Welcome to the Architect’s Toolbox. This is the place where we talk about the principles of design and how Architects use them to create wonderful homes. This video is all about SCALE.
Architects often refer to SCALE when speaking about design. So, what is scale and how does it affect how we enjoy our homes?
Scale refers to how we perceive an object (or space) in relation to something else. Simply put, we are always comparing one thing to another. And we tend to compare new objects against the things that we are familiar with. Our past relationships with objects and spaces become our reference point for viewing anything new.
When objects are scaled in a way that we are familiar with, we feel content – things are right in the world. An object that is scaled in what we perceive to be “normal” or “usual” typically goes unnoticed. It becomes part of the background to our daily lives. The fun happens when things are scaled in a way in which we are not accustomed to. Here’s where our sense of “normality” is challenged, and we react with different emotions and feelings.
These “jumps in scale” occur in nature quite often. For example, we see the Grand Canyon and feel in awe of its sheer size. Or, we see the towering peaks of the Grand Tetons rising from the valley and feel inspired, or the unimaginable size of an ocean and feel little by comparison.
A Tool of Our Built Environment
But scale is also a tool of our built environment. Architects have used this for thousands of years to help their designs evoke reactions. From the Pyramids in Egypt to the great Cathedrals of France, scale has been used to challenge what we perceive to be “normal” or “common” and make us think differently.
Architects use scale to help create feelings and emotions in their designs. Scales that fit with our common thinking feel comfortable and help us relax, while moving scales out of our comfort zone can lead to feelings of awe, wonder, overwhelmed, cozy, inspired, constrained, free… the list goes on.
We perceive scale it two ways: Contextual and Human
Contextual scale refers to how we compare objects against each other in our larger surroundings. Remember the Grand Canyon example? We compare this canyon to other river beds we’ve seen in the past and we are surprised. But it’s not only the natural environment that we perceive this way. It’s also the street we drive through, the buildings we use and even the homes we live in.
Contextual scale is actually what gives us a sense of our neighborhood. We drive down streets with homes of similar sizes – whether urban, suburban, or rural, it doesn’t matter – and feel these are related, connected in some way. As soon as the scale of the homes shift, we perceive that we are in a new neighborhood. Scale informs our sense of place – our relationship to the world around us.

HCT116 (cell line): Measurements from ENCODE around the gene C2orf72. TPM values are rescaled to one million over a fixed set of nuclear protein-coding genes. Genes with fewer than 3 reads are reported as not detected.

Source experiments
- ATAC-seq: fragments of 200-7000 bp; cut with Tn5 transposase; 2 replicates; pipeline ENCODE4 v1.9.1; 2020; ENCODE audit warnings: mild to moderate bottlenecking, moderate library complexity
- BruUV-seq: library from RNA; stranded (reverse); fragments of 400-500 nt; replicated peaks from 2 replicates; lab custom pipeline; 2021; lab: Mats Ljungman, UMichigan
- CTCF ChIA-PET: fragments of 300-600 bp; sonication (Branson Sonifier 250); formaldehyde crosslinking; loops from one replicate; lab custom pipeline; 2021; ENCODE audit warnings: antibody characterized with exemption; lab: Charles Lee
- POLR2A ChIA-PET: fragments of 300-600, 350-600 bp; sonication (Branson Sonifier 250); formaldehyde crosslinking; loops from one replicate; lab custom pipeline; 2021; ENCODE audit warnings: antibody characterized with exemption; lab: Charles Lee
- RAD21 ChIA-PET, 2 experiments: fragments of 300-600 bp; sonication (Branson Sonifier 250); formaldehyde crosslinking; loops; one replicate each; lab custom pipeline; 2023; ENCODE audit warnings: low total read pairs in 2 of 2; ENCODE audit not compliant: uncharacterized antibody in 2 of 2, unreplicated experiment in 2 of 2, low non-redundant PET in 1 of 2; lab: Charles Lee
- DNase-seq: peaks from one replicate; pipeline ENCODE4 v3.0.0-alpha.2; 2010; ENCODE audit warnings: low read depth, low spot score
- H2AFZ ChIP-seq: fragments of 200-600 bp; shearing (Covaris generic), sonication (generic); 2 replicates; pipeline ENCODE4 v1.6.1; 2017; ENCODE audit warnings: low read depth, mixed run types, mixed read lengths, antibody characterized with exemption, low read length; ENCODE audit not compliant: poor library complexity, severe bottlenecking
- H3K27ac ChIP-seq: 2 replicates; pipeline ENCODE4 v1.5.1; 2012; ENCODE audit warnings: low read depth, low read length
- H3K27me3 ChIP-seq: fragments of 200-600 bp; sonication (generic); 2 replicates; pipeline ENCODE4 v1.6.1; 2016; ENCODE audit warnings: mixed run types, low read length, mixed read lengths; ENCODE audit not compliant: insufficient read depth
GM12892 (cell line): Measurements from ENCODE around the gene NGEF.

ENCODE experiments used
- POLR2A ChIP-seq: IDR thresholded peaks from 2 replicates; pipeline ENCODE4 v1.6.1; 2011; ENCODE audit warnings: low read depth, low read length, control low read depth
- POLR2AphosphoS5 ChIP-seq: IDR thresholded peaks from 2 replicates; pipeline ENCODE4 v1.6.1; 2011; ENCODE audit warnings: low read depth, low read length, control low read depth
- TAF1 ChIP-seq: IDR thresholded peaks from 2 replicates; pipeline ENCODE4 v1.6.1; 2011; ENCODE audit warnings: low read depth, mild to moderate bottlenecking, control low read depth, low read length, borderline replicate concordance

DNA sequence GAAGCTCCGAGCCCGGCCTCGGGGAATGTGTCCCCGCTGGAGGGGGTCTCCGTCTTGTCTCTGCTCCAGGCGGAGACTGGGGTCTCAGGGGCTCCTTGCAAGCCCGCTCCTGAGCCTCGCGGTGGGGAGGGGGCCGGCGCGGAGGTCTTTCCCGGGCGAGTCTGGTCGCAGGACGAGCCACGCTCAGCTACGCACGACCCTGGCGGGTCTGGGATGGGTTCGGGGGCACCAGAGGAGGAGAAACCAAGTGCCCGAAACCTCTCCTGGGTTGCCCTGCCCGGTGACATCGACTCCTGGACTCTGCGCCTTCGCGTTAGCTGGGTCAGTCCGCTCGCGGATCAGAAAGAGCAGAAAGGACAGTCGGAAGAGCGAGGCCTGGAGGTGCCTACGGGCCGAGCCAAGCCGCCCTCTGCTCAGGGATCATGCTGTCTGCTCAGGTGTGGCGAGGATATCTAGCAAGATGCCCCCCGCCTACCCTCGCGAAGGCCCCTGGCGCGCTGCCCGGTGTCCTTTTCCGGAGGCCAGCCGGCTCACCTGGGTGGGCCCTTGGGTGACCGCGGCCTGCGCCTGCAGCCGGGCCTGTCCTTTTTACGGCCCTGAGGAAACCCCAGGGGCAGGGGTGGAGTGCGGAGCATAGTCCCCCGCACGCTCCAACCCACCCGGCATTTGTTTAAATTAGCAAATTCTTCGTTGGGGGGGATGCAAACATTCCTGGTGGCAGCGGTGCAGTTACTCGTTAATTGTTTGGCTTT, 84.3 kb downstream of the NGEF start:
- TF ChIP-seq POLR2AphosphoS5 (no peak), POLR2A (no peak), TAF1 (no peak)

Human scale refers to how we compare objects to ourselves. How our bodies relate to objects, both natural and man-made, plays a large role in how we feel. For example, a normal size door feels just right – our bodies move through the opening with ease, sized perfectly for us and how we behave. However, supersize the door and we begin to feel intimidated, the door becomes ominous, surely it must lead to something of grand magnitude beyond. Shrink the door and we get a little curious, wondering what items might be inside, probably worth taking a peek.
Human scale gives us our more sensitive emotional reactions: Do I feel comforted, do I feel safe, do I feel warm and cozy? It is this personal relationship to the space that subconsciously informs us how to feel.
So let’s take a look how residential architects use scale in their home designs to create special places:
This home, designed by CLB Architects of Jackson Wyoming, uses scale to reinforce and reflect the drama of its location. The home’s sharp gable roof reflects the shape of the mountains nearby. But it is the impressive scale of this space that stirs our emotions, creating a soaring and uplifting feeling. The space, reinforced by its super-sized scale, helps to make us feel part of the magnificent environment.
Sometimes the tool is used in a more subtle manner. The large windows of this home by LORO Design, are defined by the white mullion patterns. While not required for function, the mullions break the big windows into more familiar shapes and sizes relative to our bodies. This conscious design move helps render the home more classical, reminiscent of an earlier time when glass sizes were limited by fabrication methods. Because of this scale breakdown this modern farmhouse now feels rooted in the past.
And finally, Birdseye Architects, uses the familiar shape and scale of a traditional Vermont barn as the starting point for this modern cottage. We instinctively feel comfortable with the shape and size – it’s something we are used to. But notice how the shift in scale of the large first floor windows, actually walls of glass, affect our emotions. We expect one thing, small barn windows, but instead get expansive views. This creates a vital connection between the inside of the home and the outside landscape beyond – a more modern way of living.
Architects use scale to affect how we feel in our homes. Most of the time scale is a subtle thing, making us feel comfortable and at ease. But scale can also be very dramatic leading to unexpected feelings. So from now on, take a look at the spaces you are in and see how scale may be affecting your emotions.